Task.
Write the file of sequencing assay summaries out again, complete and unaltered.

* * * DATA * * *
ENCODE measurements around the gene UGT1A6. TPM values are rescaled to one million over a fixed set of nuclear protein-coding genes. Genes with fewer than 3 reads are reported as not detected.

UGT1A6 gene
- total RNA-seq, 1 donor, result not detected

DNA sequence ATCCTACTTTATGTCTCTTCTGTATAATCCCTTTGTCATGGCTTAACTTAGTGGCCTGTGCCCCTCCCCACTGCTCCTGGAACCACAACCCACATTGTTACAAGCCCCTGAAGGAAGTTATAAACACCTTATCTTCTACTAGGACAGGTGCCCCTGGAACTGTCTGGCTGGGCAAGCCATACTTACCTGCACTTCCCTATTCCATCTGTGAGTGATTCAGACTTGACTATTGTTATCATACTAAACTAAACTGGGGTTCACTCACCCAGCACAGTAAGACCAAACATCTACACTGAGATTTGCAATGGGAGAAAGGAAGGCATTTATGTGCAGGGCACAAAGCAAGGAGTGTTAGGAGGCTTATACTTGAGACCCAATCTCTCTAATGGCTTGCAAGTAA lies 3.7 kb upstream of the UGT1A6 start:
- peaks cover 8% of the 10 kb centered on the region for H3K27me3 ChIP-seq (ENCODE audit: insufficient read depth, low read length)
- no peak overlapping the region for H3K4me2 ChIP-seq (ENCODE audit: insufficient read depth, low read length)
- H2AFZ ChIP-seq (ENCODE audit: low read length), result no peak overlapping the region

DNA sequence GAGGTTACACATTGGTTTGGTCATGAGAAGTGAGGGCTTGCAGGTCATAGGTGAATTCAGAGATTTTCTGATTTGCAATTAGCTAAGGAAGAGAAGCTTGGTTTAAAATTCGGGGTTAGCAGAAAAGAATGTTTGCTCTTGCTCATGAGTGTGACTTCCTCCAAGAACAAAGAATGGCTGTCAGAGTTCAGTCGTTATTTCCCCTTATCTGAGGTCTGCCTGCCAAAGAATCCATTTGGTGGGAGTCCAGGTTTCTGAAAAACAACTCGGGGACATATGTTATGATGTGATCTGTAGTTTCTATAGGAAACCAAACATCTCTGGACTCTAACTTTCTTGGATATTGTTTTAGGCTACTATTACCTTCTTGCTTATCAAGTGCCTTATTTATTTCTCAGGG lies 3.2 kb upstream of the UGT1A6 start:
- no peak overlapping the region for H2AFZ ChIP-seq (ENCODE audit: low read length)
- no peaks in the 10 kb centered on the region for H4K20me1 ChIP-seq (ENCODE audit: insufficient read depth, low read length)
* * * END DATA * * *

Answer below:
ENCODE measurements around the gene UGT1A6. TPM values are rescaled to one million over a fixed set of nuclear protein-coding genes. Genes with fewer than 3 reads are reported as not detected.

UGT1A6 gene
- total RNA-seq, 1 donor, result not detected

DNA sequence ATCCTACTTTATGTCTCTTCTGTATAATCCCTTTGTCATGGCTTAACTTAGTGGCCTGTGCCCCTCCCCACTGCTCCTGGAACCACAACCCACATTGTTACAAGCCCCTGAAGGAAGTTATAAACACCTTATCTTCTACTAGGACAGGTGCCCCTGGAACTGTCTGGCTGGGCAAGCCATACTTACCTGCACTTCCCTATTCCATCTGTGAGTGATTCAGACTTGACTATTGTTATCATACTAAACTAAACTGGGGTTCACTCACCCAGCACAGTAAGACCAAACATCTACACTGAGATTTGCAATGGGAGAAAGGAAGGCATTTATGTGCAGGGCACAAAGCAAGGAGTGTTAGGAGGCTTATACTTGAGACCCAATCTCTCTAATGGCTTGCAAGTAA lies 3.7 kb upstream of the UGT1A6 start:
- peaks cover 8% of the 10 kb centered on the region for H3K27me3 ChIP-seq (ENCODE audit: insufficient read depth, low read length)
- no peak overlapping the region for H3K4me2 ChIP-seq (ENCODE audit: insufficient read depth, low read length)
- H2AFZ ChIP-seq (ENCODE audit: low read length), result no peak overlapping the region

DNA sequence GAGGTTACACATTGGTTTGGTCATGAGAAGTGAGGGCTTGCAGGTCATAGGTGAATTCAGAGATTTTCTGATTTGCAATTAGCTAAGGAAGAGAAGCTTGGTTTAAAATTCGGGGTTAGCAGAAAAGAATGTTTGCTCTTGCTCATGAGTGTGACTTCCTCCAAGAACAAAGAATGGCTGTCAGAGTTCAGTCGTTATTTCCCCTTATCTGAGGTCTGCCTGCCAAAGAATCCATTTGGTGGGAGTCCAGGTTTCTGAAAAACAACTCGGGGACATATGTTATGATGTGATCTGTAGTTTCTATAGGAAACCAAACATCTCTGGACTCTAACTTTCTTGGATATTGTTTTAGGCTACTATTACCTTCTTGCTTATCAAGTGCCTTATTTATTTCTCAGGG lies 3.2 kb upstream of the UGT1A6 start:
- no peak overlapping the region for H2AFZ ChIP-seq (ENCODE audit: low read length)
- no peaks in the 10 kb centered on the region for H4K20me1 ChIP-seq (ENCODE audit: insufficient read depth, low read length)